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I have field public Action Update; which can be called by multiple threads. Also this field can be changed to null etc. Should I make a property and use a lock statement inside it? Or when I setting Update = new Action (...) it an atomic operation and it doesn't need a lock?

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up vote 3 down vote accepted

Setting a reference in C# is an atomic operation, so there is no need for a lock. However you should make the Update reference volatile to make sure that it is properly refreshed across all threads when changed:

public volatile Action Update;

Regardless of threading, it is always best practice to not expose members directly but rather use properties. Then you need to make the backing storage for the property volatile, which rules out auto properties:

private volatile Action update;

public Action Update
{
  get { return update; }
  set { update = value; }
}
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+1: Great answer! You just forgot the = in the setter. – Douglas Jan 10 '13 at 12:15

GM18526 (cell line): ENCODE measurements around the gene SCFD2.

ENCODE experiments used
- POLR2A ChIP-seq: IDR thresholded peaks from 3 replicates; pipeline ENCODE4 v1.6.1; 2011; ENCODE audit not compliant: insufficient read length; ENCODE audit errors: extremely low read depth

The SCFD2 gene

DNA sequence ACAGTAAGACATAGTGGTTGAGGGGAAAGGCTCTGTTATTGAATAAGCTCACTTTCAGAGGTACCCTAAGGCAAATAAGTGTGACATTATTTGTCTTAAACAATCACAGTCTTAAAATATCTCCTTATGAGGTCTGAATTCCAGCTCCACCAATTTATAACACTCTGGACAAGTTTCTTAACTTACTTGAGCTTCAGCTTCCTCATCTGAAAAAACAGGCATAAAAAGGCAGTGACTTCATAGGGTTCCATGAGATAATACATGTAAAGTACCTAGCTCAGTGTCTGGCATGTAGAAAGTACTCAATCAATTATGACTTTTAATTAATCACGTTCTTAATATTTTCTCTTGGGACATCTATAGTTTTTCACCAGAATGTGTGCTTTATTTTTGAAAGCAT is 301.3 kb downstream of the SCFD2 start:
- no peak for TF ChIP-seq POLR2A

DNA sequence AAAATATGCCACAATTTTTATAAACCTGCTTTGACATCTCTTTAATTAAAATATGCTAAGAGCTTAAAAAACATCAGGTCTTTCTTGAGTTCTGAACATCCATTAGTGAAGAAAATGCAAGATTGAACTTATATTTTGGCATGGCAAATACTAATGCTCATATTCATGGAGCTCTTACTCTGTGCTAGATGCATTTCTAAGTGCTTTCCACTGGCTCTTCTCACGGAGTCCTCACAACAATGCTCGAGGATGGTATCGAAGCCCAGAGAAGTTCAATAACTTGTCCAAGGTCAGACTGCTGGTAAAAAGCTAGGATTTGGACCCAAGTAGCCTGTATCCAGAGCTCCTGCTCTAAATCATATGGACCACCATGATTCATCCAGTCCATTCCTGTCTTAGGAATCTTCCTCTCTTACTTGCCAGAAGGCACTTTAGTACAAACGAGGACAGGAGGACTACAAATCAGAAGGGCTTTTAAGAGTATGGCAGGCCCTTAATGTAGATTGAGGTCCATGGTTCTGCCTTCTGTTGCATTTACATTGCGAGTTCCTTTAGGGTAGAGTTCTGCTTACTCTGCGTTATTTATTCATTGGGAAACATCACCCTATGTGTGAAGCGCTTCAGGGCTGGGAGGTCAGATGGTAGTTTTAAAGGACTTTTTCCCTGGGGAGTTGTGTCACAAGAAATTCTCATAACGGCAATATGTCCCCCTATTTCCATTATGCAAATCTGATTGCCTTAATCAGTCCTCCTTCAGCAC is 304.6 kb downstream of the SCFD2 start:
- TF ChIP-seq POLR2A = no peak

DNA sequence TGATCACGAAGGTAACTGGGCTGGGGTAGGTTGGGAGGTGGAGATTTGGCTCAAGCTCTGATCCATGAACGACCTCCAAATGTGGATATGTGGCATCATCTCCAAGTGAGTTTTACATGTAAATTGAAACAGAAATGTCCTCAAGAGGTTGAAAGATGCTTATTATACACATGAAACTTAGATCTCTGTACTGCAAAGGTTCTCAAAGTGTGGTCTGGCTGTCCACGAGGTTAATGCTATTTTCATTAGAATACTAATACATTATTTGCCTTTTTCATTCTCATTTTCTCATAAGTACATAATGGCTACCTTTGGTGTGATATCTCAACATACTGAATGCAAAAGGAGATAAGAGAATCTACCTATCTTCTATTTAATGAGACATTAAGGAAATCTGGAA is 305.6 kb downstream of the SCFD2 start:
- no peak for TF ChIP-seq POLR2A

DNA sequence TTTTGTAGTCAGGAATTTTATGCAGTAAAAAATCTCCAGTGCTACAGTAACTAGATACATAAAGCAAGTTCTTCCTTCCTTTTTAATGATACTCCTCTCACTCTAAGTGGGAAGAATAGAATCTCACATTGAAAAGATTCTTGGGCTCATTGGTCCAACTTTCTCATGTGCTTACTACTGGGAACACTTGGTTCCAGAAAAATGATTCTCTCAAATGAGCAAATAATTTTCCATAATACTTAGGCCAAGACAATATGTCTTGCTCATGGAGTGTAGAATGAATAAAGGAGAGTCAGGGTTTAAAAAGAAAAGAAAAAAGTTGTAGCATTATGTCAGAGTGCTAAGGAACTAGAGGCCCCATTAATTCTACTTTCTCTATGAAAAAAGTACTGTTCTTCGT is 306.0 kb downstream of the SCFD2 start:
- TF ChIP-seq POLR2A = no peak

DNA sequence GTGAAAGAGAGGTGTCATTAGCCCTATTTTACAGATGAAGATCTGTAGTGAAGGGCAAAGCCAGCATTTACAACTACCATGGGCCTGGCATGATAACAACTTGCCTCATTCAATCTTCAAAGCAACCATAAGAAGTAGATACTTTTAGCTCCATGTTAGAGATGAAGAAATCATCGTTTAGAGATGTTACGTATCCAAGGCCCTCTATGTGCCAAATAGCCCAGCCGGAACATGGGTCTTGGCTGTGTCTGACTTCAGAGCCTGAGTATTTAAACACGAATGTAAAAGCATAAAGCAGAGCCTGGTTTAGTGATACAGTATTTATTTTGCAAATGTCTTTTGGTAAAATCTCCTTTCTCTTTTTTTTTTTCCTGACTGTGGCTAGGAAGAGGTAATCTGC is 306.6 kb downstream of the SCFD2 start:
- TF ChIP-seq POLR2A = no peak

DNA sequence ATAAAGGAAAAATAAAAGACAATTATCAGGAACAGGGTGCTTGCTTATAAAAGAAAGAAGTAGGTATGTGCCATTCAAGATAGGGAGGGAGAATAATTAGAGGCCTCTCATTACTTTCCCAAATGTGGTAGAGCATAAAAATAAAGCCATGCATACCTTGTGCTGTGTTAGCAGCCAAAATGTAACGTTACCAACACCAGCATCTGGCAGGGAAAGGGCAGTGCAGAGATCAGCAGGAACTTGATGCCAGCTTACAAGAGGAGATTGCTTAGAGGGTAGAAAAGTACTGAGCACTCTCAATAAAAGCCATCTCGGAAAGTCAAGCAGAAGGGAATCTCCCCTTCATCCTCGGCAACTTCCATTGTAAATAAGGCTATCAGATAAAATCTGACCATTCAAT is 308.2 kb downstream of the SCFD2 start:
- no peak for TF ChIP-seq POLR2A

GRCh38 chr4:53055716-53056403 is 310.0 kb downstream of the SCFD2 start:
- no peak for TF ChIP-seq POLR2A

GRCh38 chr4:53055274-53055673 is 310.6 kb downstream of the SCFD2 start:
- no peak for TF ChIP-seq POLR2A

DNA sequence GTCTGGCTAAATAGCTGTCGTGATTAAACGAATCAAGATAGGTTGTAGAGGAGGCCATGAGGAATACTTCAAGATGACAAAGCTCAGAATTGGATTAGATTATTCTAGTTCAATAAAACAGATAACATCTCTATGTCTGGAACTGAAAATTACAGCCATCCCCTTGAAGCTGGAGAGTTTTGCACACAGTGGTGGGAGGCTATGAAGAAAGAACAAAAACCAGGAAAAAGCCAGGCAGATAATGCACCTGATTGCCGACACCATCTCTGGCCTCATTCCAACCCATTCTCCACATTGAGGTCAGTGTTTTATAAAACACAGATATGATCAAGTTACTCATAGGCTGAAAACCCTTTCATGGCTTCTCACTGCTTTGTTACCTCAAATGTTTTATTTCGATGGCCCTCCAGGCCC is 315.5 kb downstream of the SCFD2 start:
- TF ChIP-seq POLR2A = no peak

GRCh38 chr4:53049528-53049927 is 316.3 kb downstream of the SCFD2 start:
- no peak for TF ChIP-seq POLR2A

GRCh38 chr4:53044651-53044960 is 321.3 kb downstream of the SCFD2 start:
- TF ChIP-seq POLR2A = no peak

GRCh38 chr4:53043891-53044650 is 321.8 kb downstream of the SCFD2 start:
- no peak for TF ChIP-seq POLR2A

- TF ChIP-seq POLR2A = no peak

Thanks, I felt I need something like this :-) – zgnilec Jan 10 '13 at 12:26
    
Just beware of the possible race condition when checking for null before calling the delegate. – Albin Sunnanbo Jan 10 '13 at 22:09

Follow the answer by Anders, but you need to store the value of the variable temporarily in a local variable if you do null-check to avoid race-condition.

Bad example:

if(myClass.Update != null)
{
    // Race condition if Update is set to null here by another thread
    myClass.Update();
}

Good example:

var updateMethod = myClass.Update;
if(updateMethod != null)
{
    // No race condition since we try to call
    // the same value that we checked for null
    updateMethod();
}
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